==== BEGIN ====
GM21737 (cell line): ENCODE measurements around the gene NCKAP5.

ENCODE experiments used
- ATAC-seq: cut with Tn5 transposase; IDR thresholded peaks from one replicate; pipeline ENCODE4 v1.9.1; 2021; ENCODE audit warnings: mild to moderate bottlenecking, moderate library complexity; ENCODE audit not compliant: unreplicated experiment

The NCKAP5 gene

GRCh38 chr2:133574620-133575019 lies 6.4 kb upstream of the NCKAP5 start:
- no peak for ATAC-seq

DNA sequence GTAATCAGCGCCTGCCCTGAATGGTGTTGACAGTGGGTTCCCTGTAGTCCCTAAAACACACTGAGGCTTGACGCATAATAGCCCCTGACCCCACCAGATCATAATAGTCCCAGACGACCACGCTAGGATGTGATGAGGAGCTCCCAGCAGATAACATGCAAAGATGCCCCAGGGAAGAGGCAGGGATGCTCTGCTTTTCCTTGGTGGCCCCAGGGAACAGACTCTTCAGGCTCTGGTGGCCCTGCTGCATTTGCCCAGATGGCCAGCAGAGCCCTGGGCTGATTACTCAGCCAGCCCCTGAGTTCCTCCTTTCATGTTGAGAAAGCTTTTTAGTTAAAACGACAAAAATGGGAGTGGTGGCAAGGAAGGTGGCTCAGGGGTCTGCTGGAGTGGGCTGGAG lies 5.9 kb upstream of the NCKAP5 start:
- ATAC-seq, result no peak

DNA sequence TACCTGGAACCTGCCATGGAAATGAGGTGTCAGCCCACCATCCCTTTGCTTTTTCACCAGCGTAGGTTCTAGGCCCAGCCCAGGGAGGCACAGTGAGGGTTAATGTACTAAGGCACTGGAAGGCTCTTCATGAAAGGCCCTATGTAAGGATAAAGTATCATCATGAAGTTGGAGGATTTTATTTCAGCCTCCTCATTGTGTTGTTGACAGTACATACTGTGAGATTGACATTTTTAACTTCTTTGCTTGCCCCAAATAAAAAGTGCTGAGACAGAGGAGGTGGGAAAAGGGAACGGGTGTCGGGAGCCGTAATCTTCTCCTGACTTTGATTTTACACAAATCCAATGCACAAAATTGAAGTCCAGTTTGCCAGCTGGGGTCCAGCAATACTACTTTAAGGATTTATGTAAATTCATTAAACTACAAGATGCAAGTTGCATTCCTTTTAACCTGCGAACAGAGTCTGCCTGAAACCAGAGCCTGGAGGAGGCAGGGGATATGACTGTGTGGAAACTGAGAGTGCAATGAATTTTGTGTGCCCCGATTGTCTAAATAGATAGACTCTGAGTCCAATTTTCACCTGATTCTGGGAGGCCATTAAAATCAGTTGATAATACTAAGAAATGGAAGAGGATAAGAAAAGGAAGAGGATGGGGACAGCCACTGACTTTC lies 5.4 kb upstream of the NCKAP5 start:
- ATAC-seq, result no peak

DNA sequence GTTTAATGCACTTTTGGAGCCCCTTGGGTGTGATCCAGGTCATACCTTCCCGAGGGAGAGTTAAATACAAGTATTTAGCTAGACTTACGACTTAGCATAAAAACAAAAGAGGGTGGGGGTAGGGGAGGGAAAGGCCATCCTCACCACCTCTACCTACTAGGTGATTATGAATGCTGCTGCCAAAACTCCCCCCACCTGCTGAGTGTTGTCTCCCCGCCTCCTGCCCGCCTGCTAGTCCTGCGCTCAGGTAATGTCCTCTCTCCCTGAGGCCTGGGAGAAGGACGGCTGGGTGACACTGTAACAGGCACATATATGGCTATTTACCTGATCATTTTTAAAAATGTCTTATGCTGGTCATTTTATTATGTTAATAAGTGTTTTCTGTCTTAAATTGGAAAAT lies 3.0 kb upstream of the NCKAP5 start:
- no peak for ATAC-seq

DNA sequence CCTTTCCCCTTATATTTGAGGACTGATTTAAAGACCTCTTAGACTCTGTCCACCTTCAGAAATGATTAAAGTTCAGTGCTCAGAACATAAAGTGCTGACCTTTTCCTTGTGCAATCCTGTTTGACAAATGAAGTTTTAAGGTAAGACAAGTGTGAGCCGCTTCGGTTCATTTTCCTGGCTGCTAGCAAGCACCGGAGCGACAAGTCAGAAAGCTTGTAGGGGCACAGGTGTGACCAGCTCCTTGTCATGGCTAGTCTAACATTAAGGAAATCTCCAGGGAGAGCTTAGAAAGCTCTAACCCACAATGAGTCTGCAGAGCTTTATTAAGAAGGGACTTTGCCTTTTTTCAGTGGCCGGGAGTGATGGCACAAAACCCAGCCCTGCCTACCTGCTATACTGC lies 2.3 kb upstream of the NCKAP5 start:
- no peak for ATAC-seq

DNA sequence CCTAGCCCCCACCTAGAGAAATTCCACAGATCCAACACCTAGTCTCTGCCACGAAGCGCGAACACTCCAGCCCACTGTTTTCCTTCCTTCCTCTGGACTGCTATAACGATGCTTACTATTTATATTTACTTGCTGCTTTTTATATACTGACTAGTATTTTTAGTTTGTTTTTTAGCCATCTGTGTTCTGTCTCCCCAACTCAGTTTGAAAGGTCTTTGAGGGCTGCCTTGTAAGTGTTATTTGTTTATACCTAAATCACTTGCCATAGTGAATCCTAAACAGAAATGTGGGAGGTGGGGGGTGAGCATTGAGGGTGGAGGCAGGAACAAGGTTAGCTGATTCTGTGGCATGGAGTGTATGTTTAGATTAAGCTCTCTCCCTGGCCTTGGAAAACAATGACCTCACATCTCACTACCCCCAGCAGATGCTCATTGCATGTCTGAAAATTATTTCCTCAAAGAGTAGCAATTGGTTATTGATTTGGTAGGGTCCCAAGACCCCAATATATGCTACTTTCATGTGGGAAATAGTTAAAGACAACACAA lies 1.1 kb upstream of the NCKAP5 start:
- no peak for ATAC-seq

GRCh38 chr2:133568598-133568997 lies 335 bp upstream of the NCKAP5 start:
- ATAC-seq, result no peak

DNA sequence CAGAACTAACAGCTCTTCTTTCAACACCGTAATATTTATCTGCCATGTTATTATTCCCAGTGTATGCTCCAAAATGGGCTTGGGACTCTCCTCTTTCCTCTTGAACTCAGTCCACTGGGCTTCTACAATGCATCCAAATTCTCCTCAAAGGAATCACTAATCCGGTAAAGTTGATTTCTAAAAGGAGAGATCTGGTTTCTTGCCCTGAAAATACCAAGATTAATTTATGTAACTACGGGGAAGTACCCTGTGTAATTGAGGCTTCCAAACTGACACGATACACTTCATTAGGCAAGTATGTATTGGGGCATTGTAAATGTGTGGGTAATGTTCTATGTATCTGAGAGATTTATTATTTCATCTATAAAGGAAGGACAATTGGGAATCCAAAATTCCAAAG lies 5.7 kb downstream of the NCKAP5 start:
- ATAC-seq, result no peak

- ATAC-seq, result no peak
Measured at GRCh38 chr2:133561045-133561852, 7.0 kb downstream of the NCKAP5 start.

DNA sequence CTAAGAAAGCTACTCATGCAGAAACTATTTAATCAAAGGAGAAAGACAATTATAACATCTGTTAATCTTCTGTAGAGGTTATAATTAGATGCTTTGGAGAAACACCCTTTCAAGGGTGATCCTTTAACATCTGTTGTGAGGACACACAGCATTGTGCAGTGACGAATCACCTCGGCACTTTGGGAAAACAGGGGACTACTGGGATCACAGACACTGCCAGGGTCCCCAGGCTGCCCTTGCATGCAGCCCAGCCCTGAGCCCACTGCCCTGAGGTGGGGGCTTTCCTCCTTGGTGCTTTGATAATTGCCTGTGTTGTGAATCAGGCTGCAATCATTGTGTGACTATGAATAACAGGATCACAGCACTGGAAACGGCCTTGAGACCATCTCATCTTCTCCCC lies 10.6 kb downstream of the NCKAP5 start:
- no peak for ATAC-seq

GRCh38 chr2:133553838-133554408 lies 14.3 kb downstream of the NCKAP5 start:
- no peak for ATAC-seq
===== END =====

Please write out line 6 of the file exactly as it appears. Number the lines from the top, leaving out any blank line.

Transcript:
- no peak for ATAC-seq